Do you write flash fiction? Either as your primary form or as a way to practice writing?
I was reintroduced to the form last year by my friend and mentor, Rachel Crawford, co-editor of Her: Texas, an anthology of fiction and nonfiction, poetry, song, painting and photography by 60+ Texas women. As with anything suggested by successful people in my life, I immediately wanted to know more.
What is it? Back in the day, we just called it a “short short story,” but kids these days call it “flash.” In a nutshell (a very small nutshell – think pistachio, not walnut), flash fiction is a complete story in very few words. It has a protagonist, conflict and a resolution. How many words exactly? Some sources say less than 2K, some say less than 1K. Micro-fiction, a sub-classification of flash fiction, is usually 300 words or less.
Who to read? Chances are you have already read some flash fiction if you’ve read short short stories by Chekhov, O. Henry, or Hemingway. Google “flash fiction” and you will find a treasure trove. Do your own homework and dive in, but for starters, here are 12 Super Short Stories You Can Read in a Flash. Bon appetit.
But I don’t just read flash for fun. I read it to learn. I write it to learn as well. My personal goal is to write 1-2 flash pieces per week. Here’s why.
1. The economy required necessitates doing away with all of the things that bog down the writing. I can’t waste words on backstory, telling instead of showing, dialogue tags, long-winded descriptions, or even adverbs. As my eleventh grade English teacher would say, “Omit useless words!” Every word has to have a purpose – preferably more than one. (If you’re reading this, Mrs. Stanton, you were right!)
2. It’s a great exercise in starting with the action. No one wants to read a story that starts with a preamble. And when writing flash, you can’t use up your word count including it. Stace Budzko, writer and Instructor of “10 Weeks/10 Stories” at Grub Street says, “Think: the final gesture of a love affair, or the start of a good old-fashioned gang fight.” (Read more here.) Who doesn’t love a good gang fight, amiright?
3. I like the high demand on my creative stores. Telling a story, creating a character the reader is invested in, and giving markers as to time and space in less than 1000 words? Challenge accepted.
4. This is a great way to make sure I write every day. If I’m stuck on a larger project, or simply in research phase, I can still do some actual writing (or revising) every day. It fits well with the rhythms of family life. When I’ve thought through what I want to write (usually while folding laundry, washing dishes or scrubbing toilets), I can shoo the kids out the door to hunt worms and frogs and just about the time they start fighting hammer and tongs, I have pounded out a draft of my 800 words. When they nap, I can revise (or write a blog post, or do some research, or whatever I want to get done that day).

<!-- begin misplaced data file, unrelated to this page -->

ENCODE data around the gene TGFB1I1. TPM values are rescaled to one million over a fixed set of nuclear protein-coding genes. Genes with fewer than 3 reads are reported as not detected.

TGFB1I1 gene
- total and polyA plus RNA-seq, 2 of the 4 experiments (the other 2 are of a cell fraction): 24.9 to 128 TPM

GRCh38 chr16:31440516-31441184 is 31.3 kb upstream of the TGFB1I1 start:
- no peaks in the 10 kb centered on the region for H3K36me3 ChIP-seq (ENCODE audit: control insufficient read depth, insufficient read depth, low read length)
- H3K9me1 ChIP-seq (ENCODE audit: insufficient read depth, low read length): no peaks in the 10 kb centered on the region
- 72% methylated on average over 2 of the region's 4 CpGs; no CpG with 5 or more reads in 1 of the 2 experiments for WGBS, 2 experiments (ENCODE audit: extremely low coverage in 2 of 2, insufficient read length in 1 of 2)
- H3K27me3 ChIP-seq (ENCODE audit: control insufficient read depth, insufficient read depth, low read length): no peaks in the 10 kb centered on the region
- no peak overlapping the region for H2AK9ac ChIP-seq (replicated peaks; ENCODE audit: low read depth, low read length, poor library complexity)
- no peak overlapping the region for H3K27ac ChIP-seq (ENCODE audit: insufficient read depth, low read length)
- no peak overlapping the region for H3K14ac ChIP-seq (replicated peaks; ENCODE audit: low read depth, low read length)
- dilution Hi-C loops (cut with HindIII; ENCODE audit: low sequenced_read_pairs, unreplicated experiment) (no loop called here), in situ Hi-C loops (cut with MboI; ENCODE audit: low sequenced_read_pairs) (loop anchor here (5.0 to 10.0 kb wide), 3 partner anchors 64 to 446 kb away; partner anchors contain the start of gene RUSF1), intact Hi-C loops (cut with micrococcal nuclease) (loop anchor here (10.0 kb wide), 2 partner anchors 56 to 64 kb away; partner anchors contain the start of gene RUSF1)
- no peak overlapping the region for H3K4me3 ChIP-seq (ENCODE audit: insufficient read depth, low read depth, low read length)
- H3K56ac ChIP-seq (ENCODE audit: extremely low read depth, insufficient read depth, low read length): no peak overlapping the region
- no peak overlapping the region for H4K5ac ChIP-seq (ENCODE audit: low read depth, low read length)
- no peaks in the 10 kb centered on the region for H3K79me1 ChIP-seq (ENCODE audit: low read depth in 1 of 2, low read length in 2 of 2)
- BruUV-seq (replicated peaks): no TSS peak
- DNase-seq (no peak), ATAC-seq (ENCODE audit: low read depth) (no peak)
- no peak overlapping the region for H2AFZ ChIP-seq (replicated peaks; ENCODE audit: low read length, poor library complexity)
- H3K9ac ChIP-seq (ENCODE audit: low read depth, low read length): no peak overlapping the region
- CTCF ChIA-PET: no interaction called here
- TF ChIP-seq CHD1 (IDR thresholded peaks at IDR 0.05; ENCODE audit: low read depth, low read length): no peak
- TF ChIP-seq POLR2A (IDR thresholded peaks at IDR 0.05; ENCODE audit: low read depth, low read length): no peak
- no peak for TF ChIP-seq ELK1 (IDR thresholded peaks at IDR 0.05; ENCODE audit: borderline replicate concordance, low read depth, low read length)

5. When I pass it off to my writer friends for their feedback, it doesn’t require them to block out a day or longer to give it their full attention. They can read it, think about it, and respond with helpful comments in a few hours or less. I appreciate my friends’ willingness to help, and I don’t want to monopolize their time.
How do I do it? I get my ideas from interesting people I see or from events from real life. Next, I think about the story arc, about the conflict and how to best show the reader who the characters are. The number of characters is usually fewer than three, but this week’s work-in-progress has seven. Is each one a major player? Of course not. But if a high school English teacher forced a student to dissect the piece and give details about each character with supporting evidence from the text? Doable. (I’m looking at you, Mrs. Stanton.) Omitting useless words goes for speakers, too. Dialogue is sparse and multi-purpose. Generally, a speaker gets one sentence or phrase in the entire piece. There may only be one or two spoken phrases in total. In those phrases, I give hints as to character’s motivation and personality as well as drive the plot forward and/or reveal conflict.
Flash is a great exercise in saying exactly what I mean, and for me, a good way to get better at something I enjoy. It’s a game, an assignment, and it usually ends up in a drawer. But it’s fun and really gets my brain buzzing. Since I’ve cut back on caffeine, I really need that. Try it and let me know what you think.